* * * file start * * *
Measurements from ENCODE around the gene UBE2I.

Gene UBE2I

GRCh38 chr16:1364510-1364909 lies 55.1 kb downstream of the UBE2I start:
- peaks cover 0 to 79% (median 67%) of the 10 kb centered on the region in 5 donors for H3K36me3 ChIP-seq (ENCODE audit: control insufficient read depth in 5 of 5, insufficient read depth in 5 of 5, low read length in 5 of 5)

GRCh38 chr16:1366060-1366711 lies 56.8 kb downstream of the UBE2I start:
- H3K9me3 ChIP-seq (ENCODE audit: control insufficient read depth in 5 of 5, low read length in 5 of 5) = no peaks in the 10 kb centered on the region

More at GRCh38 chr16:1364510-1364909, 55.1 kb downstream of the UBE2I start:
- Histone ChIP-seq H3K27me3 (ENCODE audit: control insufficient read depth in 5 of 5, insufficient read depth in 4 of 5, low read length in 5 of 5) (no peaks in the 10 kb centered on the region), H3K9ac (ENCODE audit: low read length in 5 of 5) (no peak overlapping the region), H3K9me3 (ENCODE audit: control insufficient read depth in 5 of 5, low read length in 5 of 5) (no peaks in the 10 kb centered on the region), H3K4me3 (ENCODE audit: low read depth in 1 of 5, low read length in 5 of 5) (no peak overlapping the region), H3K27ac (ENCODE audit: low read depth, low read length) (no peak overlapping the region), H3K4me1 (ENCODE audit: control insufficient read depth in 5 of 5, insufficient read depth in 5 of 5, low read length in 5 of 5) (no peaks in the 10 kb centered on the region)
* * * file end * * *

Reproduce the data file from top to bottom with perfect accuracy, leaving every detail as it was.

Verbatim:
Measurements from ENCODE around the gene UBE2I.

Gene UBE2I

GRCh38 chr16:1364510-1364909 lies 55.1 kb downstream of the UBE2I start:
- peaks cover 0 to 79% (median 67%) of the 10 kb centered on the region in 5 donors for H3K36me3 ChIP-seq (ENCODE audit: control insufficient read depth in 5 of 5, insufficient read depth in 5 of 5, low read length in 5 of 5)

GRCh38 chr16:1366060-1366711 lies 56.8 kb downstream of the UBE2I start:
- H3K9me3 ChIP-seq (ENCODE audit: control insufficient read depth in 5 of 5, low read length in 5 of 5) = no peaks in the 10 kb centered on the region

More at GRCh38 chr16:1364510-1364909, 55.1 kb downstream of the UBE2I start:
- Histone ChIP-seq H3K27me3 (ENCODE audit: control insufficient read depth in 5 of 5, insufficient read depth in 4 of 5, low read length in 5 of 5) (no peaks in the 10 kb centered on the region), H3K9ac (ENCODE audit: low read length in 5 of 5) (no peak overlapping the region), H3K9me3 (ENCODE audit: control insufficient read depth in 5 of 5, low read length in 5 of 5) (no peaks in the 10 kb centered on the region), H3K4me3 (ENCODE audit: low read depth in 1 of 5, low read length in 5 of 5) (no peak overlapping the region), H3K27ac (ENCODE audit: low read depth, low read length) (no peak overlapping the region), H3K4me1 (ENCODE audit: control insufficient read depth in 5 of 5, insufficient read depth in 5 of 5, low read length in 5 of 5) (no peaks in the 10 kb centered on the region)